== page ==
New York 2,119 2,204 2,325 2,372 2,682 3,079 3,120 3,383
National average 2,015 2,056 2,180 2,276 2,613 2,837 3,130 3,430
NY Difference* 5% 7% 7% 4% 3% 9% 0% -1%
* Cost of NY premium minus comparable national average
Source: Agency for Health Care Research and Quality (MEPS)

The medical loss ratio leaves insurers with a maximum of 20-25 percent of premiums for all marketing costs, taxes, government requirements, administrative costs and profits. It also ties New York health premiums to underlying trends within the health care system. If utilization and health care prices increase, premiums correspondingly increase. If utilization and health care prices moderate, so do premiums.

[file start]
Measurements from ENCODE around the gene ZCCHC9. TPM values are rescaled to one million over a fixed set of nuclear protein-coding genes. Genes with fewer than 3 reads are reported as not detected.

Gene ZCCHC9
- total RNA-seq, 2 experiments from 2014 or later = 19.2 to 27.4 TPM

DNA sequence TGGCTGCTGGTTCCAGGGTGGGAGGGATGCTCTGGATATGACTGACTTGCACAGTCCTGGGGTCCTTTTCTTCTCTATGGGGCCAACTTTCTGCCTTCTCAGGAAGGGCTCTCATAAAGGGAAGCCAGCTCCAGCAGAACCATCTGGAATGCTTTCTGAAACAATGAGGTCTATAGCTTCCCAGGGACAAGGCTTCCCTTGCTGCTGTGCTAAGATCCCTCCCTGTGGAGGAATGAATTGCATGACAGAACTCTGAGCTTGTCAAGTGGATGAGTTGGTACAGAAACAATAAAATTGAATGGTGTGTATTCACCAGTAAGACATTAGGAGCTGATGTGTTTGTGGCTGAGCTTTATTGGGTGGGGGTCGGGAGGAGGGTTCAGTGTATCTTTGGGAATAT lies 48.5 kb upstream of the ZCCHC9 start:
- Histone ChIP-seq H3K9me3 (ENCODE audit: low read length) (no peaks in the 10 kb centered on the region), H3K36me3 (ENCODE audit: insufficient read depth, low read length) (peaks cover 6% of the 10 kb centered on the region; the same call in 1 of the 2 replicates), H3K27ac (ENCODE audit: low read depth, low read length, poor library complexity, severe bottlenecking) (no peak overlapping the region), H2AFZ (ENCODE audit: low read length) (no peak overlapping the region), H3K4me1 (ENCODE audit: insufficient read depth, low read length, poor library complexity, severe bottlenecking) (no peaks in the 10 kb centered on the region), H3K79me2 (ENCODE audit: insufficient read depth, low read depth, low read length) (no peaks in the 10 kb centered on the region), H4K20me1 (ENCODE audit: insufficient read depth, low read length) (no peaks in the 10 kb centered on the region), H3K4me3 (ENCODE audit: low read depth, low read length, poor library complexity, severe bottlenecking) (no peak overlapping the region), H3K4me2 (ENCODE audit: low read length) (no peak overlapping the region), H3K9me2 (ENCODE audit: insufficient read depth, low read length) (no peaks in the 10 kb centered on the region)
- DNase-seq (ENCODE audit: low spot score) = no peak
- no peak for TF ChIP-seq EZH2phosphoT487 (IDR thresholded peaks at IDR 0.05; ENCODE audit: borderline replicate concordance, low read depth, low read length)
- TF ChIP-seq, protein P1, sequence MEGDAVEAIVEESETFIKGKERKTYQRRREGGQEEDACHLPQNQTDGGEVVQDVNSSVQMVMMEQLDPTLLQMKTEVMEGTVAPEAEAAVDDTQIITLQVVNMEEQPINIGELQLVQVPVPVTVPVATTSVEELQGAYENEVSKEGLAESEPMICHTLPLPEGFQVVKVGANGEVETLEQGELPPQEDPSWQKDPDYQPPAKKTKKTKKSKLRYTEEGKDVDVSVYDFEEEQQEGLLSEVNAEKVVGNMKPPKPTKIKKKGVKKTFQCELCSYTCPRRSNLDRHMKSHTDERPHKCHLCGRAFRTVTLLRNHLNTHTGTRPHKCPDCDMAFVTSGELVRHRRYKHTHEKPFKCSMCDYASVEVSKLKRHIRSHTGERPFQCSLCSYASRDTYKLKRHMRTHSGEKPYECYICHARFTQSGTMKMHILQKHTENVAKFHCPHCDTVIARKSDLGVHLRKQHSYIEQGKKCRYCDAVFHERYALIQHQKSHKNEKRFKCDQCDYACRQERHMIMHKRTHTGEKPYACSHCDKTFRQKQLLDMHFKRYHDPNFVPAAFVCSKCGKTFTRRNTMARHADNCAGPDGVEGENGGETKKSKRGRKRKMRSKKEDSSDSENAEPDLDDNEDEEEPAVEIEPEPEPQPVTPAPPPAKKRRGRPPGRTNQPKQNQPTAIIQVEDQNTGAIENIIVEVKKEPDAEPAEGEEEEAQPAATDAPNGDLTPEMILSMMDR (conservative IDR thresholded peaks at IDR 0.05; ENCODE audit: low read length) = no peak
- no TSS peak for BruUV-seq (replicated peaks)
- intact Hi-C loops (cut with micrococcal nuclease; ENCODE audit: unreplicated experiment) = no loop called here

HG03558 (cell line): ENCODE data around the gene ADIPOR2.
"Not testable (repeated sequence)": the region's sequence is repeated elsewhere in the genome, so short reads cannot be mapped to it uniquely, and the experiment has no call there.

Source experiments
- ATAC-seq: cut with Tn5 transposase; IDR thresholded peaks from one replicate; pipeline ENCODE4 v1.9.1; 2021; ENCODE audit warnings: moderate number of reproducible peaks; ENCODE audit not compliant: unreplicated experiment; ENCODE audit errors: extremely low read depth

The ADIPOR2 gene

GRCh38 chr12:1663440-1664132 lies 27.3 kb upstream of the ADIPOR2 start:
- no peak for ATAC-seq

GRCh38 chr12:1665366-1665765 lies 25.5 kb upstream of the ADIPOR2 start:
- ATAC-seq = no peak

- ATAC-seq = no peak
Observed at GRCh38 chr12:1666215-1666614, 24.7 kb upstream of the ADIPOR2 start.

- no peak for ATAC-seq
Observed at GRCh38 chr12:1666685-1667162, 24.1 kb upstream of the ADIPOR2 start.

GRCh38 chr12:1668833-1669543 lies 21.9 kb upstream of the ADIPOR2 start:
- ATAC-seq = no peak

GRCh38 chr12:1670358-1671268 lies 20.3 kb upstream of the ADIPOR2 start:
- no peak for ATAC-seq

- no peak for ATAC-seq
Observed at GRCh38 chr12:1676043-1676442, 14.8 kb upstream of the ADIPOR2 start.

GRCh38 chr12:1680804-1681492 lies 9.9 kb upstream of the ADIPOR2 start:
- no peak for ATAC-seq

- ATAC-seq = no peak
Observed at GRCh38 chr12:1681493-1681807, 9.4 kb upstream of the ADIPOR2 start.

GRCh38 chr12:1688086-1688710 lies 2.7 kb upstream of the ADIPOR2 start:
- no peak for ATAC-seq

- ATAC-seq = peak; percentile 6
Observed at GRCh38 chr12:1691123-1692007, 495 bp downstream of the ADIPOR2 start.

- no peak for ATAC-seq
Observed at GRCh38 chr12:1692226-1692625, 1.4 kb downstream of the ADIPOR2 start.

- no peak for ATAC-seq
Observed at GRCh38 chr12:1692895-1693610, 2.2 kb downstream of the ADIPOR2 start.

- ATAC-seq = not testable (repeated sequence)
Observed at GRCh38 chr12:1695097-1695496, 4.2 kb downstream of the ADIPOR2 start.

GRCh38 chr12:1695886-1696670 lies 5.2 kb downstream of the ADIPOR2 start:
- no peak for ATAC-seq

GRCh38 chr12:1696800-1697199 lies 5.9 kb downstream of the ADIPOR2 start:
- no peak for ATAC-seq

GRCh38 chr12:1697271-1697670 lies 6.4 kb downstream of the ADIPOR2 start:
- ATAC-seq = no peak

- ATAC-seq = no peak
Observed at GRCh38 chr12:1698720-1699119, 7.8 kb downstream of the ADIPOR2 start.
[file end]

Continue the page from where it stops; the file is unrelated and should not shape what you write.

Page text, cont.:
Insurers file their rates with the State Insurance Department, certify that they meet or exceed the medical loss ratio, and then use these rates in the marketplace. This is called “file and use.”

Less regs, more competition

Prior to 1996, New York State’s Insurance Superintendent approved all initial premium rates and subsequent rate modifications before they became effective. This process became long on politics and short on actuarial and medical trends. Governor George Pataki recognized that when politicians play rate-setter, consumers lose. With premium rates less reflective of underlying medical claim costs and trends, insurers face substantial losses contributing to financial strains on an insurer’s solvency, and the private health insurance market becomes uncompetitive.